In addition to physical tracking applications even easy to understand programs will allow you to read your children’s text messages and emails, as well as monitor who they are calling.

Although these methods will likely keep your children safe, they might also make the young ones feel alienated.Whether you choose to limit your children’s privacy or not, it’s suggested that you monitor their communications discreetly. Some level of trust should always be established within the parent-child relationship.

Posted by Paul in 11:41:09 | Permalink | Comments Off

Thursday, July 14, 2011

Help heal your family with home cooking

Living off of pizza and Chinese takeout is one of the easiest ways to end up on the toilet, and eventually in the hospital. Once you have a child to raise, it’s time to start thinking about your health and the health of your family. Perhaps the best way for dads (and moms) to take control of their children’s diets is by regularly cooking wholesome homemade meals.

Being in control of what goes into your body is a fundamental right. When cooking a meal for your family, take pride in the fact that you decide what sort of water to use, which species of tomato to puree. Do you want organic or conventional chicken, canola or olive oil? It’s your call. You may generally tend to migrate to healthier ingredients simply by noticing how your body reacts to certain foods. On the other hand, when you dine out, you are essentially forfeiting your right to know what you’re eating, which can create tremendously negative effects (i.e. food poisoning and allergies).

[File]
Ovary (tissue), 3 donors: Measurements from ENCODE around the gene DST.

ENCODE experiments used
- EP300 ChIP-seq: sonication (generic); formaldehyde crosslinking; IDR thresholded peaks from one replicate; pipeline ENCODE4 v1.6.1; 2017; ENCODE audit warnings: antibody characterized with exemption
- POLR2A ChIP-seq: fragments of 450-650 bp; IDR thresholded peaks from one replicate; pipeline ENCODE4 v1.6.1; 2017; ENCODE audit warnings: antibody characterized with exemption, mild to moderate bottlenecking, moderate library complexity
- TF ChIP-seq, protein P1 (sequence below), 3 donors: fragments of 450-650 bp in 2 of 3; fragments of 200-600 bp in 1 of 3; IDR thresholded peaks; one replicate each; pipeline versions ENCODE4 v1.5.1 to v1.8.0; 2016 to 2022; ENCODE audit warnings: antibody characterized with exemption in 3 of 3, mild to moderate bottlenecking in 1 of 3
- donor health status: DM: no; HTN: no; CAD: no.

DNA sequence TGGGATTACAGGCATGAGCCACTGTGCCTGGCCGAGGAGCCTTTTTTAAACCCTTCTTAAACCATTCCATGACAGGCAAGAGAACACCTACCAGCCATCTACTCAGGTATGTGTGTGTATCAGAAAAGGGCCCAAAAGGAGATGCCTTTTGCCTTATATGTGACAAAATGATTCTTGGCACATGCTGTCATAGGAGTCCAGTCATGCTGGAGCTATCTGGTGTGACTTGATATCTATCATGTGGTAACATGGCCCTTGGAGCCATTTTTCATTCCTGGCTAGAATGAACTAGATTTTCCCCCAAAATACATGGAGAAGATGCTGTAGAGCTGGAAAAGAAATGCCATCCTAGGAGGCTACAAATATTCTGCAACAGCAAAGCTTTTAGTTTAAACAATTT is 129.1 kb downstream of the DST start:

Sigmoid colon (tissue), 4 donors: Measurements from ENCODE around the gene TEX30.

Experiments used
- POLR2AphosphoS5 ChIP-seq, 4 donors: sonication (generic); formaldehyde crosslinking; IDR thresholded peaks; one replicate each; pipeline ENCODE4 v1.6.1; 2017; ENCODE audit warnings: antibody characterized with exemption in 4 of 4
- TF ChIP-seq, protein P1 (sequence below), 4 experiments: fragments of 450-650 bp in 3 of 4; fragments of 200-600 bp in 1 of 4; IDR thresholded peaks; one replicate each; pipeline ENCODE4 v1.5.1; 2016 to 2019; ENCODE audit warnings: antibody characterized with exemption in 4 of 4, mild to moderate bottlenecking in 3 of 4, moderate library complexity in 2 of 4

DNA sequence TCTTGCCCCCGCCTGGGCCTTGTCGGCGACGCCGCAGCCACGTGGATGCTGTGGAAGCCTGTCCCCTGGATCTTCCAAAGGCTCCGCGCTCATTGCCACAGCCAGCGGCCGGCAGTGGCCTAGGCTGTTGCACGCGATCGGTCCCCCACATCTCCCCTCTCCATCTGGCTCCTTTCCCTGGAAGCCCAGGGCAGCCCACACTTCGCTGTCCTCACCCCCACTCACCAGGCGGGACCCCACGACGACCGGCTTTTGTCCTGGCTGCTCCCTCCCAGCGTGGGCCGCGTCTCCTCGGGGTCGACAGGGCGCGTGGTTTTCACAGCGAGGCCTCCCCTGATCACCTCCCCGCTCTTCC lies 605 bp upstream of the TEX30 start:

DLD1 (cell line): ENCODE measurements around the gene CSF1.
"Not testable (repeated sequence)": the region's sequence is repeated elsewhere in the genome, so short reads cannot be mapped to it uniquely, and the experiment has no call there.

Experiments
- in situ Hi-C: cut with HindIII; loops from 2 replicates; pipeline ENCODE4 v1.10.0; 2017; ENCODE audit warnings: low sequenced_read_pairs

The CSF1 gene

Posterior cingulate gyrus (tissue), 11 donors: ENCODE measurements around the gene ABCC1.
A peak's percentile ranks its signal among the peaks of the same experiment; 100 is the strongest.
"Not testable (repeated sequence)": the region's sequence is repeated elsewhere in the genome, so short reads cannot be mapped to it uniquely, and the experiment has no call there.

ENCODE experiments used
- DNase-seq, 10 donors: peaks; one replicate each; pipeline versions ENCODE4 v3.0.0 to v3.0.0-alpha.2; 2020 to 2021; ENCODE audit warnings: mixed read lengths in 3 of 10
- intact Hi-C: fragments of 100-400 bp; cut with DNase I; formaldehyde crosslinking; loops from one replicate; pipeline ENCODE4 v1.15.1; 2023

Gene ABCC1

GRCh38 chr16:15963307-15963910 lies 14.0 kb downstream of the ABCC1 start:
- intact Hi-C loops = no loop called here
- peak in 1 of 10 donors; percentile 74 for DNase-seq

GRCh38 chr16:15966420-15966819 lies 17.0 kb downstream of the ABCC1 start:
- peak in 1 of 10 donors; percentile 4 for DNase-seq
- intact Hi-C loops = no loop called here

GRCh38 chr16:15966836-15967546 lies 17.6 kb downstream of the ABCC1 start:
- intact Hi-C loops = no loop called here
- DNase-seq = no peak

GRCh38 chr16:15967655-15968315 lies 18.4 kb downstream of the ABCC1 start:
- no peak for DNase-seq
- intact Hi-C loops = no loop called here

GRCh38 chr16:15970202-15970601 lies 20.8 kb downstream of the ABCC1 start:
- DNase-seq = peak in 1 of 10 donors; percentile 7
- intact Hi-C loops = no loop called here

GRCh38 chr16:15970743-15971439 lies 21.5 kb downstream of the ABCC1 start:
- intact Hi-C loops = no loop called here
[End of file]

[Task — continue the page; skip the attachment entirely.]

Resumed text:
Secondly, cooking the majority of your food yourself will save you money. When you pay for food from a restaurant, you’re paying for the service, too. You’re paying for the overhead, the utilities, the mystery ingredients, the owner’s son’s college tuition and the next payment on his mortgage – a truly noble contribution. However, when you cook for your family, all you pay for are the raw ingredients of your meal and the pennies it costs to light the stove.